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Evening News 14th October 1929(Late Extra Edition)
THROUGH MANY EYES
By a Special Correspondent
Suddenly there came a shout of "R101". And the hurrying people and the sauntering people alike stopped and "sky-gazed" in the days of old, when Zeppelins came.
It was the hour when the City was at lunch.
There was, of course, a very large crowd outside St. Pauls, and in such buildings as Adelaide House and on the roofs of the City banks there were crowds to watch her as she seemed to swim like an enormous fish.
It was vastly amusing to hear how many comparisons were made between her and the contents of an aquarium.
One voice said she looked like a gigantic trout, another said that she was more the shape of a salmon, and altogether there was so much difference of opinion as to the particular form of fish she resembled that one humorist outside St. Pauls exclaimed: "why, to hear you all, anybody would think she had escaped from Billingsgate Market."
Every office window was crowded in the neighbourhood of the Cathedral, and there were a few cheers, which did not last long, for it seemed to be realised that her crew could not hear any cheering.
She was not, apparently, going at a strong pace, but was allowing Londoners the treat of seeing her.
When she first came into view the sun caught her, and she was of silver brilliance, but when she turned off in a north-westerly direction above Holborn the sky was grey, the sun had disappeared, and she was only a faint phorescent mass against the clouds
The last observations were that she looked like an immense fish, but an unemotional Londoner settled it all by saying "To me she looks more like an airship"
Then the policeman said, "Move on, people; look out for pickpockets," and the crowd disappeared after its twenty minutes of skygazing.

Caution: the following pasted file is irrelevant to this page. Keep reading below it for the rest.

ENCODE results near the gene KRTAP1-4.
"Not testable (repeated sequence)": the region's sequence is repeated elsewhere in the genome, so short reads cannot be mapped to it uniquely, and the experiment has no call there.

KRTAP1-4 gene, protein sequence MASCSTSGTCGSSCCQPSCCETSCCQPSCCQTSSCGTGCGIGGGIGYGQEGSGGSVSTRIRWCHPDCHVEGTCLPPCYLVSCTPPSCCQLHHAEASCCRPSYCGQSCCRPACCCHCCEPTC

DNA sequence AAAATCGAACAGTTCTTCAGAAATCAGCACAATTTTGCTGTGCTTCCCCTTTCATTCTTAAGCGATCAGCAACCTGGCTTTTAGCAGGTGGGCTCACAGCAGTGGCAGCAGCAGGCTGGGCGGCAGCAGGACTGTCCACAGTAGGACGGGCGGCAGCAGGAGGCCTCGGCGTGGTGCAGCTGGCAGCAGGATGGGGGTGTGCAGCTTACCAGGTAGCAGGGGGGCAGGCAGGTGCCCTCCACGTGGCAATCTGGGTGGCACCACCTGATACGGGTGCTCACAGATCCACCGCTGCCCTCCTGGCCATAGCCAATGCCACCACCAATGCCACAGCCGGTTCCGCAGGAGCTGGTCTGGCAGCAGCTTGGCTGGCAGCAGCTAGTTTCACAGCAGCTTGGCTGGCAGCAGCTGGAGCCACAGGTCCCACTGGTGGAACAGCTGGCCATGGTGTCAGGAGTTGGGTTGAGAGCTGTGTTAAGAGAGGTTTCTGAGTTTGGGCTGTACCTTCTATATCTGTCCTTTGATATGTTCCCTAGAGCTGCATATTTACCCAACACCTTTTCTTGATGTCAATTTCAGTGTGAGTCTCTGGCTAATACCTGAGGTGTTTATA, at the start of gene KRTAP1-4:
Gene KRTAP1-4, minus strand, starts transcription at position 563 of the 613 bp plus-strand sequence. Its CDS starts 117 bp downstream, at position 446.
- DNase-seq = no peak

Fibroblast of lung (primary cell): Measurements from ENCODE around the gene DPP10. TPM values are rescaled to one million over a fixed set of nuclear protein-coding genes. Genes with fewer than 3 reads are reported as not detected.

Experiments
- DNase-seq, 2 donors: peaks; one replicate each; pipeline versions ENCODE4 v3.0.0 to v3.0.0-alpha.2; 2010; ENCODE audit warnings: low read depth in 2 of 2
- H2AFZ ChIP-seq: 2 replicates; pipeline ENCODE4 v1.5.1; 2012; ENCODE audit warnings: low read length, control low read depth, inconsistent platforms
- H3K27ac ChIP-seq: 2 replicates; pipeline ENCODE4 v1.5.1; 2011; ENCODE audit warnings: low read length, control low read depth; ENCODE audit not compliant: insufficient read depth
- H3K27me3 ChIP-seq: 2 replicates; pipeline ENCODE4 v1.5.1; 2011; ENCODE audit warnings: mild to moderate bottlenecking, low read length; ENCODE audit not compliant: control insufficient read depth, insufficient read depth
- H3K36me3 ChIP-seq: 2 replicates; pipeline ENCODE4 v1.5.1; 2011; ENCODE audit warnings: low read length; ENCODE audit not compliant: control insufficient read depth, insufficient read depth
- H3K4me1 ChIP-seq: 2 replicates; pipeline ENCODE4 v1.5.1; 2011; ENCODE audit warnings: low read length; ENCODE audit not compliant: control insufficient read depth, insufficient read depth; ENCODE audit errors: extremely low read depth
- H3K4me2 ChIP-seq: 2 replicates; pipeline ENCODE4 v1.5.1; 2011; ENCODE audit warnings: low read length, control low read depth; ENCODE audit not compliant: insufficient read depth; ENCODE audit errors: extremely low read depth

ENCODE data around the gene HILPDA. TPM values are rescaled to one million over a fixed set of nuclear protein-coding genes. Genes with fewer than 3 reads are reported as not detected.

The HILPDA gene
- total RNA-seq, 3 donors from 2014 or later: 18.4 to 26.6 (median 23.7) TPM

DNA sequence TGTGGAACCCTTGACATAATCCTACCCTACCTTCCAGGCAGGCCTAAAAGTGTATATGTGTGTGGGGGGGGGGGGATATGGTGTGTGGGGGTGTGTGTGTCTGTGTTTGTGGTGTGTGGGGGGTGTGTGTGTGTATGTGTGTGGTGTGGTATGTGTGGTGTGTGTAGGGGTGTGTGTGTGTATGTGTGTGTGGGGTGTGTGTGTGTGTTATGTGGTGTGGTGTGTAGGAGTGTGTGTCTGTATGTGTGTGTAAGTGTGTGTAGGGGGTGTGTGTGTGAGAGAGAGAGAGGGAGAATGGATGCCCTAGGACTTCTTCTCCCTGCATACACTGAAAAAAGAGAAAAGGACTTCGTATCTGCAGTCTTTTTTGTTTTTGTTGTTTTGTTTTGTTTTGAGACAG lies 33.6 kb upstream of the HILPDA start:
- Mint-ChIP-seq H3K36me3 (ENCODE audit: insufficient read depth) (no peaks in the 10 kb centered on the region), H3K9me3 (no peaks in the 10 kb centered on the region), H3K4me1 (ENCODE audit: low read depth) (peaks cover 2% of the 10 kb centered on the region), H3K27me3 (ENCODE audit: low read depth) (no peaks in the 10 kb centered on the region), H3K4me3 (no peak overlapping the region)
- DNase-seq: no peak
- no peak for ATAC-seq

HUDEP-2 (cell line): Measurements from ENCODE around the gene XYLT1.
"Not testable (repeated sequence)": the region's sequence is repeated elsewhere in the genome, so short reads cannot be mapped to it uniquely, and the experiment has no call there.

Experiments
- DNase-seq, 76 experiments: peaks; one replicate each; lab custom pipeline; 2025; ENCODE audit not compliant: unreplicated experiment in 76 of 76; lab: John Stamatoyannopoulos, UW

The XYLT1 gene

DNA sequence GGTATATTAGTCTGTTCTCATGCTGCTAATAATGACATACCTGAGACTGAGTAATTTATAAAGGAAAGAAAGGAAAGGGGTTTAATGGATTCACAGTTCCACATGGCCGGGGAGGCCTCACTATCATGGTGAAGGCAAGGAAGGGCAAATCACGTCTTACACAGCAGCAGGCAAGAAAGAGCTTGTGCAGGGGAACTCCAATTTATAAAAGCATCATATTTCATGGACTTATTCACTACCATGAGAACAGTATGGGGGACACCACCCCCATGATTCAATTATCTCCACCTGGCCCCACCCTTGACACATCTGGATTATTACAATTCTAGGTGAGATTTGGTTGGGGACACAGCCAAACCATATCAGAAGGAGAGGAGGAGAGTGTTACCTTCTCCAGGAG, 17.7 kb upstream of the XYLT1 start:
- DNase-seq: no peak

Actually there seemed to be some disappointment among spectators at the design of the ship.
Some people thought she looked too squat, that her head was too large, and that the thinning away of her body towards the tail was very abrupt; a rather ugly fish someone called her.
Then another onlooker said: "Yes, I think shes ugly all right, but at the same time she looks pretty". And that was about the average opinion of the crowd.
Then again the criticism made beforehand about the airship caused a number of spectators to say, "Yes, but how would she behave in a strong wind?"
However, it was a treat for everyone, from office boys to members of the Stock Exchange, the big banks, and other City institutions, and they were grateful for it.
LOG OF THE CRUISE
|11.31||First Wireless message received from commander : "Everything going well. Ship behaving splendidly"|
Crossed over Bedford and circled over town for 15 minutes or so.
Over Hitchin, Herts.
|12.25||Over Luton, flying low.|
|12.40||Over Leighton Buzzard.|
|1.15||Over St. Albans|
|1.35||Over Hampstead and Golders Green|
|1.40||Over the City and West End for 20 minutes|
|Passes over Mill Hill on return journey|
|3.00||Back over Cardington|
IN THE WEST END
People Rush to the Roofs of the Bid stores
By a Special Correspondent
A woman stopped suddenly on the corner of the Haymarket and gripped the arm of a policeman.
"Look! Look!" she cried. "There it is up there!" and she pointed to the huge grey shape of R101, drifting sleepily over the roofs of Piccadilly.
Immediately all movement stopped. The traffic policeman with both arms outstretched threw back his head to watch the giant floating gentle across towards Westminster. Bus drivers leaning forward in their seats peered up into the sky to catch a glimpse of her as she made her first flight over the Capital.
In Piccadilly Circus hundreds of people crowded into the road and all traffic was temporally stilled until the big grey shape had passed away.
At the big stores there was a helter-skelter rush for the roof or any other point of vantage. It was only with difficulty that officials were able to keep a skeleton staff in the shops to look after premises. Sometimes the officials themselves had gone.
The Evening News 14th October 1929 Late Extra Edition
Page last updated: 3rd February 2014